Silence, The New Killer?

This Croatian proverb on a diversophy® card reminds us all that the world and its communities need to unite for not only the celebrations but for the tragedies, such as the recent Orlando shootings and the Bastille Day attack in Nice. Acts of violence offer no mercy to age, race or gender. Grief needs to spread across borders, mourning victims as global citizens instead of identifying them by nationality, race or faith.

The world and it’s people must take shared responsibility and unite during these times of crisis.

I had the opportunity to be a part of a conflict mediation and resolution training at the age of 13 where I was first introduced to the term bystander, a person who is present at an event or incident, but does not take part . On the other hand, an upstander is an individual who chooses to take positive action in the face of injustice in society or in situations in which individuals need assistance.
The word upstander was not officially added to the Merriam-Webster dictionary until 2015, after a anti-bullyling campaign by New Jersey highschool students, and it still remains undocumented in many well known dictionaries.
In a world ”dominated” by bystanders, this distinction is extremely important. It seems so simple. Each of us has the power to remain positive, speak up and take action, but then why is it so hard in practice? Perhaps it is because we are fearful for the consequences of our actions. Historically upstanders have been jailed, have suffered greatly for their actions or even been murdered. In many ways these acts of violence reveal there is a deep fundamental issue residing in the world’s divided societies.
It has been said time and again that we cannot afford to remain silent. Support and encouragement are needed in everyday life. It is not a myth that acts of kindness spread. By taking positive action in our homes and local communities we are also supporting a united global community.

The 13 year old me, who vowed to be an upstander and yet chose to remain quiet in fear of becoming the next victim, is a choice I will regret forever.

It is never their problem or your problem but instead it is always our problem. Let us not wait to “see what happens” to our world and its people. It will not get better until we as ordinary citizens implement “good ideas” in our every day practices. Accepting diversity is not a about a social trend or corporate quota for gender or race but it is the individual responsibility of each of us to be the upstanding leaders we want to see, starting with our local and extending to the global community.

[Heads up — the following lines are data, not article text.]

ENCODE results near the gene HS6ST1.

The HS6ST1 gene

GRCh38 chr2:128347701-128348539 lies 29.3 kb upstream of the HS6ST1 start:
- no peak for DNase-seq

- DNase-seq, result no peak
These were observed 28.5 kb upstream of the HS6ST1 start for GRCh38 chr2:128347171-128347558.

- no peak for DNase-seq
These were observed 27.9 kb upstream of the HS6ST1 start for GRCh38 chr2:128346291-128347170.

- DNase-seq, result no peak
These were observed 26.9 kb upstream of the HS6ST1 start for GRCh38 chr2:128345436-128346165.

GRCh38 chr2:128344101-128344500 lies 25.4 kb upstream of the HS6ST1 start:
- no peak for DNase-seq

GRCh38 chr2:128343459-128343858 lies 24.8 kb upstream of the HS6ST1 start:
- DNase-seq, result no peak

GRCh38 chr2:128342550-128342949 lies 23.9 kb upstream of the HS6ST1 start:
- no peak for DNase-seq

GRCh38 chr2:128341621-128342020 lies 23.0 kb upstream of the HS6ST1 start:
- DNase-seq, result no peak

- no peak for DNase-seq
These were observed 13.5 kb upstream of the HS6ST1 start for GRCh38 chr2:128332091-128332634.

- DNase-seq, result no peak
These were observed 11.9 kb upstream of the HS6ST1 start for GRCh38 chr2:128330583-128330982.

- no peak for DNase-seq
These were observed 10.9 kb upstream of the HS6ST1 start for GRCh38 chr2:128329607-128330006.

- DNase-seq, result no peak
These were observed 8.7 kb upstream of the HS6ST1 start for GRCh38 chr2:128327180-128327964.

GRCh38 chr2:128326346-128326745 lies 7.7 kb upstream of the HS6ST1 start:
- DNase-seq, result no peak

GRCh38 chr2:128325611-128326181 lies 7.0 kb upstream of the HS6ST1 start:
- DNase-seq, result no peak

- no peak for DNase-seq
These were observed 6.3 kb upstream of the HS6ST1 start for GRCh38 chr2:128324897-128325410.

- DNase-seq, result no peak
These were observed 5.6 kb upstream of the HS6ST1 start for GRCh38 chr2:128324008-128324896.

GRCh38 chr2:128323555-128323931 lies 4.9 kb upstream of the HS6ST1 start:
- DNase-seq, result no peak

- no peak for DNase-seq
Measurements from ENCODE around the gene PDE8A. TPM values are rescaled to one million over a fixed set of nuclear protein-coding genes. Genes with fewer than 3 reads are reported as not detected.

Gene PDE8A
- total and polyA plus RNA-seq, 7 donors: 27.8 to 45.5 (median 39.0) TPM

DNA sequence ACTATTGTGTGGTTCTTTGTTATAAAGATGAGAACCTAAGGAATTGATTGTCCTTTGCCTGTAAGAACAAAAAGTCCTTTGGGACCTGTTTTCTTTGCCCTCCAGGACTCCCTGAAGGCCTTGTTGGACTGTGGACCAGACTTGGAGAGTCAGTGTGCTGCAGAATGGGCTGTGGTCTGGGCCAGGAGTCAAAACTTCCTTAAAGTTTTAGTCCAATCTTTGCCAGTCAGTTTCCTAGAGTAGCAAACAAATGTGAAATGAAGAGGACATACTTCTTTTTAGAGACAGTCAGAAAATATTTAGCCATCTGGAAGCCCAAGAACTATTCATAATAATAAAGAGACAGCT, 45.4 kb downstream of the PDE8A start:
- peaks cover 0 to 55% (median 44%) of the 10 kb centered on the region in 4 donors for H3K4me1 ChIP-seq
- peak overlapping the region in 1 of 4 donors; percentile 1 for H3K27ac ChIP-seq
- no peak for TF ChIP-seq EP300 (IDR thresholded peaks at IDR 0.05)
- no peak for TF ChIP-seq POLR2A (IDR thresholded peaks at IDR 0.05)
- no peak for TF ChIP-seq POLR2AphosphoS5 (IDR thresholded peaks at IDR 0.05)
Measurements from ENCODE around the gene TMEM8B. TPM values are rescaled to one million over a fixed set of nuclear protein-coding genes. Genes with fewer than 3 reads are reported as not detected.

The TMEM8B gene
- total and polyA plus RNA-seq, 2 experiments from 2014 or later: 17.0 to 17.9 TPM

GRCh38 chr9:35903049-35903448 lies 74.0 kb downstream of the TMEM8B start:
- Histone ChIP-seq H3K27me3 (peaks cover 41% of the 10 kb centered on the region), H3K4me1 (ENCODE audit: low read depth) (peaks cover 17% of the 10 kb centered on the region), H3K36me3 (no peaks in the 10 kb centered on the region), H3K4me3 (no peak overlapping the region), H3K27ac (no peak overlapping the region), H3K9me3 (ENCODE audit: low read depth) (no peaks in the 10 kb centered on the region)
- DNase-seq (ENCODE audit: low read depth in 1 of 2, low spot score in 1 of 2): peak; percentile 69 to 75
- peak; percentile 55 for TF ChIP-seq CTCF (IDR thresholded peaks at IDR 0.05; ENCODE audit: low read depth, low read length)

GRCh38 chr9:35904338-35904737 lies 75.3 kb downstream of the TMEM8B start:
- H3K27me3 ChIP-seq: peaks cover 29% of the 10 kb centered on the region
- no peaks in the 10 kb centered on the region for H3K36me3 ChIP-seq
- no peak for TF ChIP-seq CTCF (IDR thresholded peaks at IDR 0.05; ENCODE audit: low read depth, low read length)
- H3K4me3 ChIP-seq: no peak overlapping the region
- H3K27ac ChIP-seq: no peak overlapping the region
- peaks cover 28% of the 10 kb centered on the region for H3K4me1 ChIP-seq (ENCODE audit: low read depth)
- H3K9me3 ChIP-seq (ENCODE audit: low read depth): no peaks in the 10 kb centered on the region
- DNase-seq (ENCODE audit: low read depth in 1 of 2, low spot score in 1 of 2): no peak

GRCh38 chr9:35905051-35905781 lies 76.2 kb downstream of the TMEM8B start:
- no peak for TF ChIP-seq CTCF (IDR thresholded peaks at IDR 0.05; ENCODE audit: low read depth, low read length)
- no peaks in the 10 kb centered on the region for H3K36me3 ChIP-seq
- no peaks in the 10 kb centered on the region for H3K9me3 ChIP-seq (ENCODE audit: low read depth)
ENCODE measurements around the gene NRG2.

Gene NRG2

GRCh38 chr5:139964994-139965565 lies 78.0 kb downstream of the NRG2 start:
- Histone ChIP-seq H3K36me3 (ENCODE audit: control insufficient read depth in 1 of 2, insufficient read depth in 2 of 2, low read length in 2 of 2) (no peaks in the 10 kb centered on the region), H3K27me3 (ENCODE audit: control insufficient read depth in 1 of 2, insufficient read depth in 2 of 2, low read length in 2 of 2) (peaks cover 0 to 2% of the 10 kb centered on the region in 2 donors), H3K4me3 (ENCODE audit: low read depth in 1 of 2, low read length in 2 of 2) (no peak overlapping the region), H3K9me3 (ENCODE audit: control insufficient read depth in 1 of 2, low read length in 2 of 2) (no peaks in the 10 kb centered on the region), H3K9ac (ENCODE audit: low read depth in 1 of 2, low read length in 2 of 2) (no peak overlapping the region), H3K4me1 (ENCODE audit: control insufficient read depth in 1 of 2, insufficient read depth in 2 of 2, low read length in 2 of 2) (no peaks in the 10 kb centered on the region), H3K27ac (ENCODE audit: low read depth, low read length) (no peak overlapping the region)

Breaking Bystanding

Coffeebreak rooms and dining room tables are often echoing discussions about the topics of current crises. A negative media stream floods our minds and the messages rarely encourage or promote positive change. No one wakes up in the morning and thinks to themselves that they want to be a bystander and watch the world crumble beneath them.
If this was the case we would not spend countless hours reading, writing and talking in our private lives about the issues overwhelming the local and global communities. You do NOT need to be a politician to speak up or have a doctor’s title to diagnose some of the world’s illnesses, as global citizens we have the power to unite and together upstand the most tragic events. 

4 Tips on how to be the best upstanding you

1) Educate yourself:
Awareness comes from educating yourself about what’s happening, but be careful when searching for information. Mass media only paints one picture of the world and its current events. Instead look at a variety of sources and talk to people with real experience.

“Once you are aware it stays in the back of your head. At some later point after many days, months or years you will say, okay that is it, I have to do something about this.” –Nghi Dang

2) Share
Start with your friends, family and raising awareness in the local community. Action can also be by sharing facts, stories are a powerful tool to implement a seed of an idea for change. Technology allows us to get informed, share, and act fast but there is never any shortcut to change.
“The first step is always to be aware of the situation and then the choice to be an up stander or bystander comes.” –Nghi Dang

3) Choose:
For some being an upstander comes easy and for others it takes a lot of time, courage and support. It is your own decision to either remain as a bystander or take action.

“Silence in the face of evil is itself evil: God will not hold us guiltless. Not to speak is to speak. Not to act is to act.” ― Dietrich Bonhoeffer

4) Reflect:
Reflecting on what went well and what went wrong and how others reacted to your action can reveal both the areas of success and the factors which hinder progress. After the experience comes new insight, which can lead to new ideas and further action. You may even find that your confidence was boosted and your commitment to being a part of the positive change in the world has increased. Whatever and wherever a crisis occurs, the call for action should never be ignored.

 “Sometimes, you have to look back in order to understand the things that lie ahead.”

- Yvonne Woon

Written by Emily Auvinen 




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